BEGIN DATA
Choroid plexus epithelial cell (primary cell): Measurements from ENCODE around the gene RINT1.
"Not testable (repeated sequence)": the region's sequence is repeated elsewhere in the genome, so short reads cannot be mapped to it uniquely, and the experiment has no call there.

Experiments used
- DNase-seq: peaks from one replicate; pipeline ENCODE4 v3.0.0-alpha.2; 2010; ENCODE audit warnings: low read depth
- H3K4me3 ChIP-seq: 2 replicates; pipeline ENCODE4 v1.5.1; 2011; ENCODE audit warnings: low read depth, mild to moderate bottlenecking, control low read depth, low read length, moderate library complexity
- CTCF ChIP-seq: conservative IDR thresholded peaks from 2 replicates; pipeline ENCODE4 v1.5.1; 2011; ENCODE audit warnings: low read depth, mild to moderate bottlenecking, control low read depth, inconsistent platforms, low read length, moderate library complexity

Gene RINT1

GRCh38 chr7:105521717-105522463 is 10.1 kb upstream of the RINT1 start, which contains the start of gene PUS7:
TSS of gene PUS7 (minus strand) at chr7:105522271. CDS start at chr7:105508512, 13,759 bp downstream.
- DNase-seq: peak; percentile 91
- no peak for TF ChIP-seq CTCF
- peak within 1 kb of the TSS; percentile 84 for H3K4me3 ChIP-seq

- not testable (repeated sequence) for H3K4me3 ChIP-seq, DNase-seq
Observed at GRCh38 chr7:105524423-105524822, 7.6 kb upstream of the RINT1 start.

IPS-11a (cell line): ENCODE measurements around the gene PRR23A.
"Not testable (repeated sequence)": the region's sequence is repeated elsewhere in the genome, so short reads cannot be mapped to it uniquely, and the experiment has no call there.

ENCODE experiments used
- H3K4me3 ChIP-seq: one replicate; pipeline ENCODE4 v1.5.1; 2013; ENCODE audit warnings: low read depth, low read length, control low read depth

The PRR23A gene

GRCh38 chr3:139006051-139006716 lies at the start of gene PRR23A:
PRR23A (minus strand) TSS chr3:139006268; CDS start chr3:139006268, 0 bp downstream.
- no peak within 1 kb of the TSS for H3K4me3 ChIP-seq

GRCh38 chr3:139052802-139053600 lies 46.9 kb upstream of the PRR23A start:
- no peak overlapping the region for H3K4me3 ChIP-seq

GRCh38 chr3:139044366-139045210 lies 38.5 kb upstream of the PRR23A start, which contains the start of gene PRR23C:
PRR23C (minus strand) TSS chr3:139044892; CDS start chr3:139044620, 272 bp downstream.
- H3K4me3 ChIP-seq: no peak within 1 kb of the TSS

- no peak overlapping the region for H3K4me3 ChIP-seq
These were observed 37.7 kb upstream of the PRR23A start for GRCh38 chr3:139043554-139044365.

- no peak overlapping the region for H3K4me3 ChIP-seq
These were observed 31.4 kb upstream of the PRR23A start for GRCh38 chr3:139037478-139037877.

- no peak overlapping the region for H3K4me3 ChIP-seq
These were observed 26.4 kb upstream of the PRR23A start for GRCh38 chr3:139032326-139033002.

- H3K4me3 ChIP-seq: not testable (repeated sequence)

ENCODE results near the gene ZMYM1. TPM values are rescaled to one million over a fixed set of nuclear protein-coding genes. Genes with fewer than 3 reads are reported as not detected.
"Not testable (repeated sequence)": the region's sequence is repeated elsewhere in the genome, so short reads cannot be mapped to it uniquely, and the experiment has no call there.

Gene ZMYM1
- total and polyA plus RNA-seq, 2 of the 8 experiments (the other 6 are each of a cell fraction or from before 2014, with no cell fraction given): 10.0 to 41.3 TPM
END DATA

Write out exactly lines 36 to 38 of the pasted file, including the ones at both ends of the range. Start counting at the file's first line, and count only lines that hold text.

"Not testable (repeated sequence)": the region's sequence is repeated elsewhere in the genome, so short reads cannot be mapped to it uniquely, and the experiment has no call there.

Gene ZMYM1
- total and polyA plus RNA-seq, 2 of the 8 experiments (the other 6 are each of a cell fraction or from before 2014, with no cell fraction given): 10.0 to 41.3 TPM